{ “taskid”, Int32.Parse(TaskId) }, //we read the val. for taskid from a console app in this case                 


You can specify additional properties to the Content of the WorkflowNotification message since it is just a Dictionary of objects, for example, you may want to send a message payload as an additional property. This creates a new workflow instance and associates the WF instance with the taskid we pass as part of the PublishNotification call. A good question to ask at this stage is where we define the structure of the activating message. That is done while publishing the workflow to WFM. Using a MatchAllSubscriptionFilter we specify the property/properties that an
activating message must contain. In addition, we also publish the xaml definition to WFM in this step–

client.PublishWorkflow(workflowName, @”..\..\Task.xaml”,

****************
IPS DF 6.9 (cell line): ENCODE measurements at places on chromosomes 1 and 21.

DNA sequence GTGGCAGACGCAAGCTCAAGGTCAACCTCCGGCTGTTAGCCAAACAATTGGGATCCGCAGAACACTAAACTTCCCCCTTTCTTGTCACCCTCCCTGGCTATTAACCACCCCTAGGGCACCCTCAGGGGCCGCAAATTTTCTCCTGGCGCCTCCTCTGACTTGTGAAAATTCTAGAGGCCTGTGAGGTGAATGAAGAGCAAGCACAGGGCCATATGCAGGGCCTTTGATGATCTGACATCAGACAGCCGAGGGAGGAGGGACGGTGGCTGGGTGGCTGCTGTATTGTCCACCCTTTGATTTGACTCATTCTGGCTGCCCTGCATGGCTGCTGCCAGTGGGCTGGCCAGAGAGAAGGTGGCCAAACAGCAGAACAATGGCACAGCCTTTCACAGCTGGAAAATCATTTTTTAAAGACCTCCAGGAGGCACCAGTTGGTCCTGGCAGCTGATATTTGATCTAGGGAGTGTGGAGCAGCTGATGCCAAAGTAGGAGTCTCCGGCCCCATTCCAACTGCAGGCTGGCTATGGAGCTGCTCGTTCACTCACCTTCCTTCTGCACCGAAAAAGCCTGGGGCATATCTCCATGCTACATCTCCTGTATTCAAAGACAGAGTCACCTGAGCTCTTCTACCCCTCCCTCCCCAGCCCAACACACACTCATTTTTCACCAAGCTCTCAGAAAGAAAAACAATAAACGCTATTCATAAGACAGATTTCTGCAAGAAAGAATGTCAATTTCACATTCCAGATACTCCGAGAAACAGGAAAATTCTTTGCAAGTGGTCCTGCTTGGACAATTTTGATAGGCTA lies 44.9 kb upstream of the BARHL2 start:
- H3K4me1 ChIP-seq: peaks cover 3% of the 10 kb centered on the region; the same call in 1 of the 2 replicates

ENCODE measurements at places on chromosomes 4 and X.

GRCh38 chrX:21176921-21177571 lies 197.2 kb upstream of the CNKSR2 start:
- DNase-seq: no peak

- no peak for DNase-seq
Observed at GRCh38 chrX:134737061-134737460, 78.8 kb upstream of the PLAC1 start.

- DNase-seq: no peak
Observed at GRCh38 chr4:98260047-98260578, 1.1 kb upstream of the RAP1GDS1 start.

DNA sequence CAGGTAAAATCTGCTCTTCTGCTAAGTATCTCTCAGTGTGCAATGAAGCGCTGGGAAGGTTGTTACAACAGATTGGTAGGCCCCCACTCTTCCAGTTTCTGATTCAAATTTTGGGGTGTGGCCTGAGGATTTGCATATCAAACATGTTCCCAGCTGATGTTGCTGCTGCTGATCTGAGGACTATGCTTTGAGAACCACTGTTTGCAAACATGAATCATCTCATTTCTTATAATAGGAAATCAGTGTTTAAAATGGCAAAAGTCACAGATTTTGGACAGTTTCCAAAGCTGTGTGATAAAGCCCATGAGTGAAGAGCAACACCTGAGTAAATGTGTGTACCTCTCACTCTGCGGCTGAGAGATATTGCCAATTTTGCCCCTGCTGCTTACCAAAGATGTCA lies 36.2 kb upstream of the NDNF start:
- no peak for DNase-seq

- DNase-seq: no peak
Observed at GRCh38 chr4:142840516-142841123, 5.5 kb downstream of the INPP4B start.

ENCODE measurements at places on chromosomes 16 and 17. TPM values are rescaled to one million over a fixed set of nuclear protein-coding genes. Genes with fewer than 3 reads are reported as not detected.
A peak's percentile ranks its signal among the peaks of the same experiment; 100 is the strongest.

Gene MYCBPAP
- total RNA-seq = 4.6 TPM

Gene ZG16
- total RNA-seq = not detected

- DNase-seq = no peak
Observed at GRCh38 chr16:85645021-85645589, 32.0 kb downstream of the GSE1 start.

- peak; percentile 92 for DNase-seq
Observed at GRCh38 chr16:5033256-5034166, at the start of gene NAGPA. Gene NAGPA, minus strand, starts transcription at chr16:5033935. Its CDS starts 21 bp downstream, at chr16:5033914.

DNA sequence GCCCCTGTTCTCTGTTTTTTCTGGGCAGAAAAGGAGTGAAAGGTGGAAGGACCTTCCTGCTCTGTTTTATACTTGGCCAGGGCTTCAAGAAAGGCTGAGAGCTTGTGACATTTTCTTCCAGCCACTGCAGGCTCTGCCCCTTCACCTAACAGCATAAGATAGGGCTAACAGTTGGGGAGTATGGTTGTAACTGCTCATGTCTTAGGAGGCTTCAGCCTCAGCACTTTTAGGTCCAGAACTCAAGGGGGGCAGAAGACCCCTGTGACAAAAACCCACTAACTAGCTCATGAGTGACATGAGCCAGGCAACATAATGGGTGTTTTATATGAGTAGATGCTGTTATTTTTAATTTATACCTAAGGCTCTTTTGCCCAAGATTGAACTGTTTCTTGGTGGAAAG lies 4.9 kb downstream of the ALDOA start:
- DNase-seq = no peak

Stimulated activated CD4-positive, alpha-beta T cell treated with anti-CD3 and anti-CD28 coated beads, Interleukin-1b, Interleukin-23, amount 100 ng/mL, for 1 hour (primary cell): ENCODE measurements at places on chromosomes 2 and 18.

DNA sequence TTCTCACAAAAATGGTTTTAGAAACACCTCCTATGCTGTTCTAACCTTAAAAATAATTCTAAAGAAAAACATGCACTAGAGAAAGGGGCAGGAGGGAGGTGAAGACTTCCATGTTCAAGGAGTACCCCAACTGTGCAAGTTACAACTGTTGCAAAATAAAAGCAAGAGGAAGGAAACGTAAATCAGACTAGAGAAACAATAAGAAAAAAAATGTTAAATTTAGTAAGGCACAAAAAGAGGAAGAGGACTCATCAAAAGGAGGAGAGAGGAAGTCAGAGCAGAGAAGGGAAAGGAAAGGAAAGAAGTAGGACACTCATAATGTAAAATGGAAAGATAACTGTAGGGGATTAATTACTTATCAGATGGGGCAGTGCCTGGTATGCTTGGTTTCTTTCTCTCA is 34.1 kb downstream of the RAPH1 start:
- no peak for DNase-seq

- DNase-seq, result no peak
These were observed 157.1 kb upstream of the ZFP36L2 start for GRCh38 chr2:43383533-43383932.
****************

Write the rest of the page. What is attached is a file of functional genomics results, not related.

new MatchAllSubscriptionFilter()               
Matches =
{“EventName”, “New Task”} //Activate Workflow when there is a ‘New Task’ event


The correlating message is sent using another PublishNotification call as follows. Note that the properties on this message match those specified in the Matches property in the BuildMatchAllFilter activity–

WFClient.PublishNotification(new WorkflowNotification() 
                    Properties =
                        { “EventName”, “Complete Task” },
                        { “taskid”, Int32.Parse(taskid) } // pass an executing taskid from the console
                    Content = new Dictionary<string, object>() 
                        { “Message”, “any payload” },

How to run the sample –